Conversations at the Intersection of PR, Traditional & New Media

When there is no News, Think of a Campaign

PR campaignApart from Strategy another heavy weight, most used term in the world of PR is ‘Campaign’, seems to have derived from the French word “Campagne” meaning ‘open country’. Couldn’t figure out the connect though.

This word comes alive in two distinct scenarios, first when you have to launch a new product/service, where PR is part of the overall marketing campaign. Second is when you have nothing new to say at all but also want continued media visibility.

In the first scenario since you often work along with the marketing department, you have a fair idea about the objectives the campaign is aimed at achieving, tools that you need to use and messages you need to propagate. So you accordingly strategize and draft a list of tactical activities that needs to be initiated in order to achieve the PR goals. The real challenge is in the second scenario when you have nothing new to announce or there is no new product or service to be launched around which you need to craft a campaign idea. All of us go through such phases for almost all our clients, there are times when nothing new is happening but at the same time you as a communications practitioner have to do something that will keep the buzz alive rather than waiting for client to come up with news for you to share with the media. In such situations experienced PR Pros will device a PR campaign focussing on industry issues to stimulate debate that has relevance to your client or company.

In my earlier role at Adfactors PR, I used to service mid to small technology companies, where I and my team used to often face this no news situation. Being in the B2B space, there was no scope even for a big bang marketing blitz to create buzz. Hence the only option left to us was to scan the environment, identify upcoming trends and come up with a campaigns primarily focussing on interesting and upcoming trends. The client need not necessarily have any direct services to offer and neither the campaigns were planned to hard sell any product or services of the client. The objective of the campaign was to position the company spokespeople as thought leaders in their domains.

The campaigns  had a central theme around which we used to create content, which was then utilized as concept/pitch notes for generating industry stories, by-lined articles targeting op-ed columns, sometimes the client also used to help us in generating case studies and whitepapers, which were trade media favourites. This content was then pitched to over sustained period of about 2-3 months depending upon the relevance of the theme or trend selected. These efforts used to pay off very well keeping the client happy and always appreciative of our proactive way of working.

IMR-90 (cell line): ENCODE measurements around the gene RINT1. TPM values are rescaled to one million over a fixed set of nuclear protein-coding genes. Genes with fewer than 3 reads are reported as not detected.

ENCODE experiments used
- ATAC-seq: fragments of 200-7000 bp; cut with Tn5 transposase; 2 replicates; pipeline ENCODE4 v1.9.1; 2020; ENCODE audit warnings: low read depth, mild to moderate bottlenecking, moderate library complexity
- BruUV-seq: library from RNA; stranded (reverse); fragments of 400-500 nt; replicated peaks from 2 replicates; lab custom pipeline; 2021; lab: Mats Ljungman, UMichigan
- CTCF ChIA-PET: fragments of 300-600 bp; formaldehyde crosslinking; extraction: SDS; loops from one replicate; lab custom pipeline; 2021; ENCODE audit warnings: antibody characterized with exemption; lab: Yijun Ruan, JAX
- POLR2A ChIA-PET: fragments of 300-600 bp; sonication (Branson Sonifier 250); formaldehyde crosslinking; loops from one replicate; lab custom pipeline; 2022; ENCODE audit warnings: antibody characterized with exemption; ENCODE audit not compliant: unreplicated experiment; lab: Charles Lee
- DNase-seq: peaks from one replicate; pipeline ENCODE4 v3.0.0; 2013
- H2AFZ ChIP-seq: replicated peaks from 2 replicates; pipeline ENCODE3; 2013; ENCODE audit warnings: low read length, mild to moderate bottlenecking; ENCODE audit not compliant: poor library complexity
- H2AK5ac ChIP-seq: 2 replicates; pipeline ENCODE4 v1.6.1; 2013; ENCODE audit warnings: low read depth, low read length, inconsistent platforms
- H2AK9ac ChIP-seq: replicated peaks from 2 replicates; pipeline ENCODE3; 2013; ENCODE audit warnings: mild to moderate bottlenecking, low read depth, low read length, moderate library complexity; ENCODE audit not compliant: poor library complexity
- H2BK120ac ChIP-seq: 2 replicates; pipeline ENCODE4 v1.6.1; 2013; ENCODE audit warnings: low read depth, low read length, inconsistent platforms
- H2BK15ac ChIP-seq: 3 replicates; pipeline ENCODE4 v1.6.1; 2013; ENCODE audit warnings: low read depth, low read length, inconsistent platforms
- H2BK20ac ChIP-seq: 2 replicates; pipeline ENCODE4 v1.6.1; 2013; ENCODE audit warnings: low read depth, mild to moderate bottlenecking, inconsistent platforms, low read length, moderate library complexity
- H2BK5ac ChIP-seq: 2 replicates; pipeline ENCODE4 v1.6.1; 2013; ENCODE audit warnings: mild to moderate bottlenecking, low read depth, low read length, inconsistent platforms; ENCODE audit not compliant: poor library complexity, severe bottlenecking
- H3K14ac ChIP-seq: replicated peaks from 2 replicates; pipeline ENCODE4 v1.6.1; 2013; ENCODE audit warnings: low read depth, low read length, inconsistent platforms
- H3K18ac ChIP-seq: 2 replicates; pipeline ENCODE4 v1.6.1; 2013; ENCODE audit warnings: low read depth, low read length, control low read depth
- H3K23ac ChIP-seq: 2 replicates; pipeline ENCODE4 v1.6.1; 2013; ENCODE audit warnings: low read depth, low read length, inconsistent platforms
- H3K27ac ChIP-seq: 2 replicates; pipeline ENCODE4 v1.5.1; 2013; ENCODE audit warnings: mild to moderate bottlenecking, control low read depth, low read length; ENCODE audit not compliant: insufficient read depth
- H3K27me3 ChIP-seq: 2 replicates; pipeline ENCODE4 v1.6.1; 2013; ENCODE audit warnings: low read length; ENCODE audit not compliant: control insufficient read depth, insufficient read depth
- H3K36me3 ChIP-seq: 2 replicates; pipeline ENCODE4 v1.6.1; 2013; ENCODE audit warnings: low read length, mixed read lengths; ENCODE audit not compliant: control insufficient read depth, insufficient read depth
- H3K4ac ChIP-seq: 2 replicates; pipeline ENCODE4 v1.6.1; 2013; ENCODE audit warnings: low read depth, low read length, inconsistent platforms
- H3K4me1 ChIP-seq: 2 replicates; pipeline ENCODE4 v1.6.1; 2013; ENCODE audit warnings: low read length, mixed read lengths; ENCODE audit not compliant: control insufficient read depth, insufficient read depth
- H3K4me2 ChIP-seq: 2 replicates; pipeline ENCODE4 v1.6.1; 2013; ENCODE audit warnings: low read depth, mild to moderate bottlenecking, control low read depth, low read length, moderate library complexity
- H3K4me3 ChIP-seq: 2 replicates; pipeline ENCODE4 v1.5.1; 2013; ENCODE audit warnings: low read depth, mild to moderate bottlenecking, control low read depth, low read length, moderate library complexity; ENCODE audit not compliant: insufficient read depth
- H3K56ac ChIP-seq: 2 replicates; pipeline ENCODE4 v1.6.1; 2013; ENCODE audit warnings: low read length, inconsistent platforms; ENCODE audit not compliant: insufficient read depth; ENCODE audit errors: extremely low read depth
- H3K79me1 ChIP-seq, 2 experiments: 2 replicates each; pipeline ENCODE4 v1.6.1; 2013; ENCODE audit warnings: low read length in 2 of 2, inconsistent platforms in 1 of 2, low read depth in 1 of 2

Moving to the corporate side as a Marketing Communications Manager at Tata Housing, a real estate development company focusing on the B2C space, I have enough opportunities to have a sustained media visibility through on-going project launches across the country and many marketing lead initiatives. But there was something that was missing, we were not being able to focus more on the corporate brand and all our efforts were primarily focused on project specific communications. We didn’t want to be just another developer, we wanted to establish the leadership team as opinion leaders, we wanted to stimulate debates and discussions and be thought leaders in the sector.

Hence the brief to our communications partners – Rediffusion Edelman, was to think beyond project launches and come up with a strategy that achieves the above stated objectives. The servicing team came up with series of campaigns ideas to achieve the desired objectives. One of the campaigns suggested was based on ‘Urban Aspirers’ with the tagline – roti kapda aur makaan (food, clothing & shelter). While Urban Aspirers is a social phenomenon coined by The Boston Consulting Group, roti kapda aur makaan reinforces the desire for every Indian family to own a home. Urban Aspirers are characterized by their urbaneness, higher income levels (annual Rs. 4 Lakhs to Rs. 10 Lakhs), a higher spending power and willingness to spend compared to their rural counterparts.  This particular segment was fast growing and was forming one of the key consumer segments that the company could focus on.

The objective of the campaign was to enlighten the audiences on the dearth of affordable homes in India. Encourage conversations with influencers, government officials, thought-leaders and research agencies that evoke a sense of responsibility amongst developers, eventually leading to a movement towards value and affordable homes for all.

In-depth qualitative research sparked the planning of this campaign and the team chose to stick to an approach that would appeal to all Indians.

•       The team created story ideas based on various industry trends about ‘Urban Aspirers’ backed by insights from various reports and pitched to media thereby getting exclusive and industry stories

•       Associated the company with key demographic, economic and lifestyles trends around which the company executives commented thus resulting into quantum of coverage (larger Share of Voice for the company)

•       Created bylined articles in line with our Urban Aspirers campaign and pitched in top-line media

•       Facilitated regional centers with content to adapt and localise in the regional languages and engage with media